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Cybersecurity in Open Banking – From Limitation to Business Propeller

Open banking has become a strategic priority for many financial institutions. To comply with regulations and meet demands from clients who want a better experience, banks are being forced to open their platforms to the outside world. 

It’s an exciting time to be involved in the digital banking transformation. We are witnessing many changes with data-first and customer-first processes, and cloud decentralization strategies that will ultimately provide more choices to individuals concerning the movement of their money, as well as information between banks and fintech companies. 

But in this context, many organizations still see the need for cybersecurity and IT infrastructure as limitations for their optimized business models. However, in an industry where the safety of assets has historically been of utmost importance, they couldn’t be more misguided. Security is, and always will be, what sets apart the financial institutions that shall prevail in an innovation-first environment.

Security challenges in a cloud ecosystem

A whitepaper published by Cisco revealed that in 2016 financial services firms were less likely to use cloud-based security tools than firms in other industries (only 18% had cloud-based vulnerability scanning at the time). Fast forward to today, and organizations of all sectors have turned to the cloud to reduce costs and improve security. But there’s a catch.

As reported in the 2022 Cloud Data Security Report by Netwrix, 80% of organizations that use the cloud store sensitive data there, and 53% of them suffered a cyberattack within the last 12 months.

Does this mean financial institutions are not safe and should completely abandon their efforts to build cloud ecosystems? Hardly so, unless they want to risk falling behind their competitors. But it does mean that every step taken towards open banking should be carefully thought through from a security perspective.

According to Scott Cruickshanks, Executive Director in the Cyber Security Team at J.P. Morgan, the time taken to implement things in a secure scalable way is the main challenge to a secure digital transformation. “The business needs to move fast to meet customer demand which often results in one-off security solutions being implemented,” he says. “They may work in the short term but are ultimately just creating technical debt.”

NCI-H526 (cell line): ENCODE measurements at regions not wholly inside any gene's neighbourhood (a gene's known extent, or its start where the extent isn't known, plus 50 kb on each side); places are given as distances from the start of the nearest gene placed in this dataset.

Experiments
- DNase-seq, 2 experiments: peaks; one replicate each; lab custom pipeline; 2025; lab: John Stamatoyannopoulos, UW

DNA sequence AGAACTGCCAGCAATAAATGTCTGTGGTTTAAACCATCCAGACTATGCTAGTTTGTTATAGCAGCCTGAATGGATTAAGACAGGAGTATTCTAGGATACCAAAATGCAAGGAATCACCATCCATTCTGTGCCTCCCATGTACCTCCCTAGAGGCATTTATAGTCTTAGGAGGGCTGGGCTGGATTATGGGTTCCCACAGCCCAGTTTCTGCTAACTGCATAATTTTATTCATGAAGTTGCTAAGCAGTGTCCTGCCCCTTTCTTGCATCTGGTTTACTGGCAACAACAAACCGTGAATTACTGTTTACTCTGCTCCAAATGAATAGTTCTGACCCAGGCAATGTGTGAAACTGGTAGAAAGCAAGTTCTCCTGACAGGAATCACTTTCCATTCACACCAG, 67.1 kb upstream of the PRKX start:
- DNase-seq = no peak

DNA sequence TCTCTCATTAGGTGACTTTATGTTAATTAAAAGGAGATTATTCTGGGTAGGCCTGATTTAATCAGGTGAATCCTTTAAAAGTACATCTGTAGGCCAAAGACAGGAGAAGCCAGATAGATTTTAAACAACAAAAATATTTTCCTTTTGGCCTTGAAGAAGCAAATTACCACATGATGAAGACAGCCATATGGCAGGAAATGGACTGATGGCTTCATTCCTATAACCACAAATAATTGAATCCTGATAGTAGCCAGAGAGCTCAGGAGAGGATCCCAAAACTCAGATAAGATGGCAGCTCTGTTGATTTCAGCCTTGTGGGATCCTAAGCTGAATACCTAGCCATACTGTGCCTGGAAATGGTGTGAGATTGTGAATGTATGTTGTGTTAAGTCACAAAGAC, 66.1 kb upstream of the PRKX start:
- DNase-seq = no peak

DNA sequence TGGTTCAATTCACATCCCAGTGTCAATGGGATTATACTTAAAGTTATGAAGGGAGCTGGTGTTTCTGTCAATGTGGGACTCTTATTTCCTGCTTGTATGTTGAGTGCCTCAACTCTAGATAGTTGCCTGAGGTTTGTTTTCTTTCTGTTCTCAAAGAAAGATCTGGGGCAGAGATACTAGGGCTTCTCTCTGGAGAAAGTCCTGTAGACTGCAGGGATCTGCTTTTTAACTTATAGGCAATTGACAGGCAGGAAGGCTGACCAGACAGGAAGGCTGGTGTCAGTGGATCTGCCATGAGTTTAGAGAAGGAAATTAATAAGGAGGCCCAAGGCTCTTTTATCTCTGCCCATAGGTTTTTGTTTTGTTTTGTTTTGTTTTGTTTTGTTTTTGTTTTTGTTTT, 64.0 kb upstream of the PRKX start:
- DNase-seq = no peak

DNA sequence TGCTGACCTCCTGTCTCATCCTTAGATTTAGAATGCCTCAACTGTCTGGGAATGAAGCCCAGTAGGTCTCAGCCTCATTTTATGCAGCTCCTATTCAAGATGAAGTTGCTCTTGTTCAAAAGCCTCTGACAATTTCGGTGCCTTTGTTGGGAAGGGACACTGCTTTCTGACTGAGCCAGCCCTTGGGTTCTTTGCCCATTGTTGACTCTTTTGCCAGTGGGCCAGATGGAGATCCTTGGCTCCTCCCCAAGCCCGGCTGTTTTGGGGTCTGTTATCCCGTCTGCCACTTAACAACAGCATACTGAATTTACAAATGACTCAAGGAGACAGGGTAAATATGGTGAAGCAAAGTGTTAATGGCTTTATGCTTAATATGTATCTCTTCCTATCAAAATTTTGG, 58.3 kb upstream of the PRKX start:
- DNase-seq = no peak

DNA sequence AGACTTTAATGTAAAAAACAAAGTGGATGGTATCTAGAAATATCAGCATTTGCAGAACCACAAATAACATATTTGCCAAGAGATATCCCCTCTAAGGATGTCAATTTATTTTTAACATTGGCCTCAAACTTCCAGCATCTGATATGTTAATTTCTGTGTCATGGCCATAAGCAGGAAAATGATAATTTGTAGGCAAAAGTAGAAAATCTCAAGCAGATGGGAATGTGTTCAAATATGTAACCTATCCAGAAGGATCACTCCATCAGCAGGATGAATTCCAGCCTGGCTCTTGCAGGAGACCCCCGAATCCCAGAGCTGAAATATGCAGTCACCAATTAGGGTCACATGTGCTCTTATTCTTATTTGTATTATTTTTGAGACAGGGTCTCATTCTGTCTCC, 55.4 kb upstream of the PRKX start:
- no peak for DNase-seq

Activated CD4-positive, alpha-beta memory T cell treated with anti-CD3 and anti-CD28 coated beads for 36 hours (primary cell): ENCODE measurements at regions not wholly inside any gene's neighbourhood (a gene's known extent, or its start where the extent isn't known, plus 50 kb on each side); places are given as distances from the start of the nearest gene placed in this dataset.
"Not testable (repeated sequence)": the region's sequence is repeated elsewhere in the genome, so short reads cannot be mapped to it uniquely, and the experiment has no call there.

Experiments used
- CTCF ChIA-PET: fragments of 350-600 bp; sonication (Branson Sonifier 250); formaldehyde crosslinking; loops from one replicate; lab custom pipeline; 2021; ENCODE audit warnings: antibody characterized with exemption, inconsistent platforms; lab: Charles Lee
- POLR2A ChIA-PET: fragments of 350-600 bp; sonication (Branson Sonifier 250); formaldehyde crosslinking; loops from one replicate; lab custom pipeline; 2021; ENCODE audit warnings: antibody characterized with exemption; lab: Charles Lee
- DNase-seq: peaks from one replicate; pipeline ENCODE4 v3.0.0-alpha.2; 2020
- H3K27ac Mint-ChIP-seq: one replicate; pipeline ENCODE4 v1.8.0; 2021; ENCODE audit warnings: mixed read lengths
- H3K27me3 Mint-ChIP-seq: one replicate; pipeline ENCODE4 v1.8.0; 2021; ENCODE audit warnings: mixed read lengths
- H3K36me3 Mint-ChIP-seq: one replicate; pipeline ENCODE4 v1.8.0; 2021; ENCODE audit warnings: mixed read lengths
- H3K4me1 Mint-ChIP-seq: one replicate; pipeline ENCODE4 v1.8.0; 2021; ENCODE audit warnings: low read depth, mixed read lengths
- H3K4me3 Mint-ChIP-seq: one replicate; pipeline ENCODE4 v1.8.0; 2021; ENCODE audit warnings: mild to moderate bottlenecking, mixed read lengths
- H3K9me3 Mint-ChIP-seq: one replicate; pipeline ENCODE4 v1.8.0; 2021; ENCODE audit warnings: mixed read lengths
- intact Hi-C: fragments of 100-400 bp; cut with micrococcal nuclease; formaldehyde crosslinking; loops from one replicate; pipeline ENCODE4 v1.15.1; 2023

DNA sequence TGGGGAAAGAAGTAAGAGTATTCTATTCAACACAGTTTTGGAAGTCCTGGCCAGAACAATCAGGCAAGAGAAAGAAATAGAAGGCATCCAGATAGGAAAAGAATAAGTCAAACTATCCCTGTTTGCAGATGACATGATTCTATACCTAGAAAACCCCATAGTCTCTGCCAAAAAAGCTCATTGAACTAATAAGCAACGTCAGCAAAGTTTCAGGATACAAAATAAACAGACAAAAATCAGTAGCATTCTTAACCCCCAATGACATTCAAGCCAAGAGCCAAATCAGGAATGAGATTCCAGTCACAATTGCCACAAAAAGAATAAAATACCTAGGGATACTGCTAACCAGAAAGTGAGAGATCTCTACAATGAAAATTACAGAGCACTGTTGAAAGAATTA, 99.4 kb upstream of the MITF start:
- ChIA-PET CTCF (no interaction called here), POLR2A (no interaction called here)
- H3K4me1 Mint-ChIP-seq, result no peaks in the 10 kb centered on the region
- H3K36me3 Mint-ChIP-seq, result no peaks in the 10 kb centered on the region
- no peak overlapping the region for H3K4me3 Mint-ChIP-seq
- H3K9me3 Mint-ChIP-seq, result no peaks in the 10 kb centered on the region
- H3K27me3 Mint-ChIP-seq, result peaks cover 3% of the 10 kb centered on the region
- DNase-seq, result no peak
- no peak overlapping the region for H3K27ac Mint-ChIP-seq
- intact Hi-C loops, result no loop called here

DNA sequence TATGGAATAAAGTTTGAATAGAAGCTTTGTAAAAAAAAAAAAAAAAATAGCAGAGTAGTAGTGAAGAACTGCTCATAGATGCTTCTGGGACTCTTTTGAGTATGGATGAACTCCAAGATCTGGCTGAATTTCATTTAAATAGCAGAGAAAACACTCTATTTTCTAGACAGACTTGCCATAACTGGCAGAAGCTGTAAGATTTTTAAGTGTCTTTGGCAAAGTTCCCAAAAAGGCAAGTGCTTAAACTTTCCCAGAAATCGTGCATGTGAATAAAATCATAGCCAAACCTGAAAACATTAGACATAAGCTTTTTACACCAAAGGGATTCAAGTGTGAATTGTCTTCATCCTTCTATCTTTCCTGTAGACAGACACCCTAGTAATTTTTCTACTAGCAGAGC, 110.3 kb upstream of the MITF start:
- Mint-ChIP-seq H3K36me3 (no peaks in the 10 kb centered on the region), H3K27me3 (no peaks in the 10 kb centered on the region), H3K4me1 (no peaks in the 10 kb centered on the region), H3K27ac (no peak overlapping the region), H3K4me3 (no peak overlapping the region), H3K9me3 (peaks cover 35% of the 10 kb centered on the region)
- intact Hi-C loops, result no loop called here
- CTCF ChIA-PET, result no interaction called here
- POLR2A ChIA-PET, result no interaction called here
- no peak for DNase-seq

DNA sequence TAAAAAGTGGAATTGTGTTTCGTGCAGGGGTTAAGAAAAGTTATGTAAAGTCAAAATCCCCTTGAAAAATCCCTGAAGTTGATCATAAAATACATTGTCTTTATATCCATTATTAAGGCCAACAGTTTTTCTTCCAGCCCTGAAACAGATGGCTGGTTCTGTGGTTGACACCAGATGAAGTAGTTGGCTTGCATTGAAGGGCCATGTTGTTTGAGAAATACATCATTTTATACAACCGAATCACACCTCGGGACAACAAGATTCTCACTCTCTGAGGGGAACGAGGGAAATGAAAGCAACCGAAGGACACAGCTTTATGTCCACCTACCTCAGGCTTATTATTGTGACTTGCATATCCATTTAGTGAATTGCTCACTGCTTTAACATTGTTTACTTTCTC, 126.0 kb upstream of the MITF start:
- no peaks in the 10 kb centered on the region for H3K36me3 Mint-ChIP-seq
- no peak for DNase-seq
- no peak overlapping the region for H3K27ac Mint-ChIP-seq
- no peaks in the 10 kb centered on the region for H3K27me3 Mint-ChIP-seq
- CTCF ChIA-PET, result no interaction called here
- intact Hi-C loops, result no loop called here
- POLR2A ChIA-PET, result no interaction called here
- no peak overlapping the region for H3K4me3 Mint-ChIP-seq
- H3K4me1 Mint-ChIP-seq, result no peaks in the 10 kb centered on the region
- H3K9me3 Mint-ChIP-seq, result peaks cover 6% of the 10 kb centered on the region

In banking, the more secure you are, the more clients will do business with you. The integration of IT security into an open banking solution is not only a question of securing the planned services – it is an important element that must be transparent to customers to win their trust.

A complex, interconnected and customer-centric landscape 

“The time to apply fixes, patches, or digital vaccinations for public vulnerabilities has drastically reduced in the past years to only a few hours, sometimes even minutes,” says Christian Ulmer, Global CISO of Avaloq. According to him, nowadays “the distribution of data across systems, devices, and networks makes it indispensable that protection has to travel with the data.”

Technologically speaking, discussions in the industry regarding API security indicate a clear trend toward an upstream security layer that offers a series of advantages – namely the convergence of application security, API protection, and access management. At the same time, the security framework is key to transparency from a compliance perspective, tracking all requests and signing transaction confirmations.

But while that’s the core of it, it’s vital to remember the average customer is always looking for a better deal and, as this article from Adnovum makes the case, existing digital banking services can now be seen as substitutable commodities.

Flexible IT systems that support intelligent security processes will become the new factors to drive clients’ decisions going forward. For example, if a single sign-in enables a client to use multiple applications and services, that’s an instance of identity management that is capable of bringing together a coherent brand experience with cost-efficient processing.

The weakest link in open banking?

With APIs, encrypted data transfer, and reduced information sharing, security is at the core of open banking. However, as the ecosystem grows, experts agree that it’s inevitable that fraudsters and attackers will find new ways to take advantage of users’ shortcomings and exploit the financial industry.

“Too many fantastic PowerPoint strategies are met with significant real-world challenges. We must not overlook the human aspect,” says Mark Barwinski, Global Head of Cyber Operations at UBS AG in Zurich. “How do we inspire teams and develop them? How do we establish credibility and support our businesses to thrive?”

As ransomware concerns skyrocket, fraudsters have now more entry points to try to get into the banking system to initiate a payment or intercept personal information:

  • Hybrid & Cloud-Based Data Centers
  • Online and mobile channels that are used for banking needs
  • Exposed web applications and APIs
  • Extensive deployment of SD-WAN connectivity
  • Third-Party Providers
  • Employees…

… Just to name a few. To cover all variables, the human element is something the industry needs to tackle head-on. Only by taking people’s security into consideration, financial enterprises will be viewed as trusted partners. 

Join the discussion

If you are interested in further insights about secure finance and banking, and you would like to connect personally with the security experts featured in this article, we invite you to join the Global Cyber Conference.

Follow these links to check the conference agenda, partners, and the full speaker lineup.